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Chicago Sun-Times
Chicago Sun-Times
Abigail Van Buren

Dear Abby: Duping me with lies is granddaughter’s idea of a funny joke

DEAR ABBY: I generally have an excellent relationship with my 14-year-old granddaughter. However, she thinks it’s funny to tell me outrageous lies with a straight face to see if she can get me to believe them. She laughs when I am unsure of whether she is telling the truth.

Once she told me her family was going to Hawaii for a month (she lives with her father rather than with my daughter, so I’m not privy to his plans). Another time, she jerked her arms around and said she has “tics.” When I asked what she was talking about, she announced she had Tourette’s syndrome.

Both were untrue. I had epilepsy as a teenager, so I’m especially sensitive about a grandchild developing a neurological condition at the age I was. It felt like a cruel thing for her to do to me, and I was not amused. When I told her I didn’t like it, she giggled and said, “Oh, Grandma!”

I had arranged for her to do weekly yard work for me, but now I’m having second thoughts about having her around that often if she’s going to purposely upset me like that. I sent a text to her mother telling her about it, but received no response indicating she would talk to her daughter about it or have her apologize. What should I do? — HUMORLESS IN IOWA

DEAR HUMORLESS: Try this: Tell your granddaughter you have bought tickets to a Taylor Swift or Harry Styles concert and ask if she would like to go with you. Then, when she reacts, start laughing.

DEAR ABBY: I’m a woman in my late 30s. I live in the Midwest, where towns can be conservative, and residents tend to be judgmental. For as long as I can remember, I have always found people of both sexes to be attractive. I don’t act on it because I am married to a straight man I love and plan to stay with for as long as he’ll have me.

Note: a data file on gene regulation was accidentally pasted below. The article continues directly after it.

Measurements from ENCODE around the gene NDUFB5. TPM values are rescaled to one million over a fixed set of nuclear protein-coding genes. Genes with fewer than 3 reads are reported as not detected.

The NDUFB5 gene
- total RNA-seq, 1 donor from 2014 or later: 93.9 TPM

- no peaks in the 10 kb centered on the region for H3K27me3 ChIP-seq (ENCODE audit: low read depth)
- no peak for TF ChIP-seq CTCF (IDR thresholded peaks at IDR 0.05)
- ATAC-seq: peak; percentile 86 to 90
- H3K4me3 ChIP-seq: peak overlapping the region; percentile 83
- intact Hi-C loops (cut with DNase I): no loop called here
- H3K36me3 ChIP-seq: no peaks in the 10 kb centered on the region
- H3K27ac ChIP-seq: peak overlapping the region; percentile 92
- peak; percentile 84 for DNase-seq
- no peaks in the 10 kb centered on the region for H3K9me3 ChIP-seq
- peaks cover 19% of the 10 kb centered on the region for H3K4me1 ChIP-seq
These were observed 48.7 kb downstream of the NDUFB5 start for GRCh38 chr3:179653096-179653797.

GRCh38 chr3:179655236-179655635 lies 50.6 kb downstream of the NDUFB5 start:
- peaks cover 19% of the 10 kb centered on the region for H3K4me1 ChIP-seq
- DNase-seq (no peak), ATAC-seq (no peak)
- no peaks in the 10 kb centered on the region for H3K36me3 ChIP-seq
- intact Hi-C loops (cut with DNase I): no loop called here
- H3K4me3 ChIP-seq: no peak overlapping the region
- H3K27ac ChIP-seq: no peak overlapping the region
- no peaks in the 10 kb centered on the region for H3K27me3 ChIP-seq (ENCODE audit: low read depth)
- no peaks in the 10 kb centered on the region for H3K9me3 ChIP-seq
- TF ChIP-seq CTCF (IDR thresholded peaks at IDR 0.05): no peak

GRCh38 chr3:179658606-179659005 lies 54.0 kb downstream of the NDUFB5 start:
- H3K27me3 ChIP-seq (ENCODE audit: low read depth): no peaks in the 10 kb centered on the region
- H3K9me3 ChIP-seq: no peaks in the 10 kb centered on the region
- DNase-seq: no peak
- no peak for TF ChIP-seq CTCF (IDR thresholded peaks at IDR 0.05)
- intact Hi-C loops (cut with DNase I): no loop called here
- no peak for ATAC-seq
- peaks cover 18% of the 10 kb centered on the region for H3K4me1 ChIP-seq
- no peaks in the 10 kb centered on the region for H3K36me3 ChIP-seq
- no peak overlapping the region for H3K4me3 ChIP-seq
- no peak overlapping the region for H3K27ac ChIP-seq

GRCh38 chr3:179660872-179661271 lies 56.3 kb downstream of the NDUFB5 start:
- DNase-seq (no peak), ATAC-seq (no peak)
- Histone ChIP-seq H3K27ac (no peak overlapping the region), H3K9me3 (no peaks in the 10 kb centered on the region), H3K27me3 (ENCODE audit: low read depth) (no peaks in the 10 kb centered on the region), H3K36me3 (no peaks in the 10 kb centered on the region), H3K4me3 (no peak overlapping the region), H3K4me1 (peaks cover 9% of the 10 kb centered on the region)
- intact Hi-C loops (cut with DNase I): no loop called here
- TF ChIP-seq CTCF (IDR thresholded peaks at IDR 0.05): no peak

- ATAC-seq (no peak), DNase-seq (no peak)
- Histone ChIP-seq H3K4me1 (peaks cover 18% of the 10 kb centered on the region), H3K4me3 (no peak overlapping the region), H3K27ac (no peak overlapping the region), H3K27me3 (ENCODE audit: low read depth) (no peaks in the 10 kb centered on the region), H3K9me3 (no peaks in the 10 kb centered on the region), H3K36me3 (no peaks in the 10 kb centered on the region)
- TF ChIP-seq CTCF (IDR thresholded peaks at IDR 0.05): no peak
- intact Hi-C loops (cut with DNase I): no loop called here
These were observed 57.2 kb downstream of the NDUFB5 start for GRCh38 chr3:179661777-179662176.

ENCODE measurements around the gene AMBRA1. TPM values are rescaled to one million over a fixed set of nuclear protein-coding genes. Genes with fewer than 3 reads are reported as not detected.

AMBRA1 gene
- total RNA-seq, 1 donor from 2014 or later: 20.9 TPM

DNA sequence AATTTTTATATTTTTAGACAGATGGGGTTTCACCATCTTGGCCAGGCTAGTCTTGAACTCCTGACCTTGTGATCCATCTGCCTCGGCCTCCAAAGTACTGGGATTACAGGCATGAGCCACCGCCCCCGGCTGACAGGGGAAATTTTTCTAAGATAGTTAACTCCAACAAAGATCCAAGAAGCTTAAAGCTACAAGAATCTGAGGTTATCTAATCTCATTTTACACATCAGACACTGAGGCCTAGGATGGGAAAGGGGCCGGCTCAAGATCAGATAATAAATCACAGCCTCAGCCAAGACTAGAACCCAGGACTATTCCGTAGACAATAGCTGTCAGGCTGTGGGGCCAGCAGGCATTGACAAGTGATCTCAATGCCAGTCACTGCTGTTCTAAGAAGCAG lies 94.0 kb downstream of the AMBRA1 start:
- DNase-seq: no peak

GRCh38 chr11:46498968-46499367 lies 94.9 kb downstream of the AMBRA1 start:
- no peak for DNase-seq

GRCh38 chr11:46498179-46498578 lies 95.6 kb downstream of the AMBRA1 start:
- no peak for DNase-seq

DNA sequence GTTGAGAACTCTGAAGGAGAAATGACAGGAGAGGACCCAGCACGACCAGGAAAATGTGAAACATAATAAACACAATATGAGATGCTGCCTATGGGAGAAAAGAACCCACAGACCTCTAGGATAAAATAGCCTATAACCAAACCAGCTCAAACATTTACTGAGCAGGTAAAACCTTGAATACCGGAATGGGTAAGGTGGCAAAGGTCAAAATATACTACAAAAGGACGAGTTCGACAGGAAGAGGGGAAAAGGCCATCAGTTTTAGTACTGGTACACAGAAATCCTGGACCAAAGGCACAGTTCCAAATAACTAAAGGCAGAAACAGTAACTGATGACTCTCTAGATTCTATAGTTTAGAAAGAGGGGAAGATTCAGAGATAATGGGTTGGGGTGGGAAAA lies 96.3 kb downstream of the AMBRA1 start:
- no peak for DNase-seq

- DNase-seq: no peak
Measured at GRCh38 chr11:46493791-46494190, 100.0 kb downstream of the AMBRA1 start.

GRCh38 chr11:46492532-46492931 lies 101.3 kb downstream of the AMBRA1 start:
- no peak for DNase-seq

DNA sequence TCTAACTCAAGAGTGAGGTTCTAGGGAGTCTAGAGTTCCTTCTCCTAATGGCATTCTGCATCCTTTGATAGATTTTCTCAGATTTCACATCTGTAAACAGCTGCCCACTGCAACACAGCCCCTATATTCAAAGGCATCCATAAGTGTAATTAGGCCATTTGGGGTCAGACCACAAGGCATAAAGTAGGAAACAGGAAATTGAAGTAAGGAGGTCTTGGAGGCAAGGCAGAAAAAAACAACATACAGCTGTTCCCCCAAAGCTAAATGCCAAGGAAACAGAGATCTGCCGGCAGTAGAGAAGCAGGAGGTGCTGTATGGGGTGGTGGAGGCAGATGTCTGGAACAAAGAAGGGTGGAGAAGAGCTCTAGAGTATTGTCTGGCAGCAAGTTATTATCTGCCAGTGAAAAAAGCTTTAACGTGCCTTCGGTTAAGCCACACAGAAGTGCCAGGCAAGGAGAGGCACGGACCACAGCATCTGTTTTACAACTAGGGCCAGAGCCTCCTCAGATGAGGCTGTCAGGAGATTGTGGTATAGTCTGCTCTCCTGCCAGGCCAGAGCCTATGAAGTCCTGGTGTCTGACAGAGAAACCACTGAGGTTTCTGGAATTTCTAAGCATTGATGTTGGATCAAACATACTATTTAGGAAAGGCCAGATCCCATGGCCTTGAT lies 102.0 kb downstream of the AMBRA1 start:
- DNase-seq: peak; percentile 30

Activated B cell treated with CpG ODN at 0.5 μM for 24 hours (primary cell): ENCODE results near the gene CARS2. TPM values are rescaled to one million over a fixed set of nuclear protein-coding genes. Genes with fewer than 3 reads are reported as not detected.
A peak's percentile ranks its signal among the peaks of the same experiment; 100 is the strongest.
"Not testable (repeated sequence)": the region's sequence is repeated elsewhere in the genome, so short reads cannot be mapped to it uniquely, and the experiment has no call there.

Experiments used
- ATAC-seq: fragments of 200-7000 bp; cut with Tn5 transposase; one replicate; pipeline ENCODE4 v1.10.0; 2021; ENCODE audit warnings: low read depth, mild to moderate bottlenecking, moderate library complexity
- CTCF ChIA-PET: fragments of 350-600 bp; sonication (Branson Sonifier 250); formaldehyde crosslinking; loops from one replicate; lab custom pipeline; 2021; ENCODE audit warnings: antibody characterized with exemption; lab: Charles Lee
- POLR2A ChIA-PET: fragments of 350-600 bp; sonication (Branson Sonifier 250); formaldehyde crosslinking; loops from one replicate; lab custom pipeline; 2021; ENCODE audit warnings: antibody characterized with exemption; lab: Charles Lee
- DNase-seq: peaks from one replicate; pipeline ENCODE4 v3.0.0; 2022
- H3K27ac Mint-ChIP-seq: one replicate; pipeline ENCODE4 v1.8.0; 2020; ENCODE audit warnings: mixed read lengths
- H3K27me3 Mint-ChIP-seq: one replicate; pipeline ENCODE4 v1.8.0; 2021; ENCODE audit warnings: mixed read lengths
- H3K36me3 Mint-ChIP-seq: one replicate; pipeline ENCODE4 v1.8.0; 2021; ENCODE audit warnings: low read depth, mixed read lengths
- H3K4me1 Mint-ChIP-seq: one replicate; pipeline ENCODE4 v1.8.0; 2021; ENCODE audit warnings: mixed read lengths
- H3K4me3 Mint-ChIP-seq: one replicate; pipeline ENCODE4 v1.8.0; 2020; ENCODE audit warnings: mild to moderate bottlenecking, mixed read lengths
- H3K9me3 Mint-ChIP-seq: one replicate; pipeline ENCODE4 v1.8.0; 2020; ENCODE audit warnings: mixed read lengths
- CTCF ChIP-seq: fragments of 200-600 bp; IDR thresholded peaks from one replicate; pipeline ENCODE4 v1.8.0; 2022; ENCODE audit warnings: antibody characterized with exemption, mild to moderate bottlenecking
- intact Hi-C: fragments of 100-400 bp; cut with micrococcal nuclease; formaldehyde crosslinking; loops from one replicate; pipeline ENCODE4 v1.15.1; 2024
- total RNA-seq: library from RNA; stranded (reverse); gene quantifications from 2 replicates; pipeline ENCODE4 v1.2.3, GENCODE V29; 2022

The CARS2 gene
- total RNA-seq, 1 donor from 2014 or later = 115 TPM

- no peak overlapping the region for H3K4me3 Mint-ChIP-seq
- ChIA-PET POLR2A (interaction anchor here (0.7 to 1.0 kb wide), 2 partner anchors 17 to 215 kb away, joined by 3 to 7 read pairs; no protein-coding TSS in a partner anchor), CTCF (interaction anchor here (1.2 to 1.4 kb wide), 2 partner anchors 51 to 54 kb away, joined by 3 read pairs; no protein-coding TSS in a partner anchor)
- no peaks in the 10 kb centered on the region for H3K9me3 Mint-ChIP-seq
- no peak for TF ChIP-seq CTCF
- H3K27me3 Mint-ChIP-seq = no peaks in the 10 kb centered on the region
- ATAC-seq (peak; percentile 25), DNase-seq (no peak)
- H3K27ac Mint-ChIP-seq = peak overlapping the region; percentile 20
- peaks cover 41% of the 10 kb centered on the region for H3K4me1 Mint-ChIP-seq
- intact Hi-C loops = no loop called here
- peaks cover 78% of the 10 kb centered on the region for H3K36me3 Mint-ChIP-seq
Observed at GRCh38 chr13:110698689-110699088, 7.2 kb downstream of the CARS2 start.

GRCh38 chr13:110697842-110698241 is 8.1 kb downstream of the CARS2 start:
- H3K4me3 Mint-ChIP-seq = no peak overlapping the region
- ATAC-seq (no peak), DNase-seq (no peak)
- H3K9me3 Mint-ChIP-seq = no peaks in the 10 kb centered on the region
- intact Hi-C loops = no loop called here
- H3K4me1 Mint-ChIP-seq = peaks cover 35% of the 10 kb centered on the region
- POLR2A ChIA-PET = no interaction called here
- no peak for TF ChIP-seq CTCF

During the last year, I admitted to him that I am bisexual. He said he has wondered, but loves me regardless. Do I need to disclose this information to family? I have no intention of telling my co-workers, as they are mostly female and I don’t want to create awkwardness.

I recently bought a T-shirt that says “Why Not Both?” and I would love to wear it. But I’m concerned about being judged or not taken seriously when, and if, I get asked about my shirt. What do you think? Am I making it a bigger deal than it needs to be? If I wear the shirt around family, should I tell them the truth if they ask? — BI IN INDIANA

DEAR BI: Wear that shirt only when you are ready to come out because, once you put it on, you are sure to be asked about it. Being bisexual does not mean that a person is attracted to every person they encounter. As a married woman, you have made your choice about the gender of your partner and will (presumably) remain faithful. Should you divorce, your next partner may be a woman — or another man. (Who knows?) I see no reason to disclose your bisexuality to your family unless you are ready to make it common knowledge.

Dear Abby is written by Abigail Van Buren, also known as Jeanne Phillips, and was founded by her mother, Pauline Phillips. Contact Dear Abby at or P.O. Box 69440, Los Angeles, CA 90069.

To order “How to Write Letters for All Occasions,” send your name and mailing address, plus check or money order for $8 (U.S. funds), to: Dear Abby — Letter Booklet, P.O. Box 447, Mount Morris, IL 61054-0447. (Shipping and handling are included in the price.)

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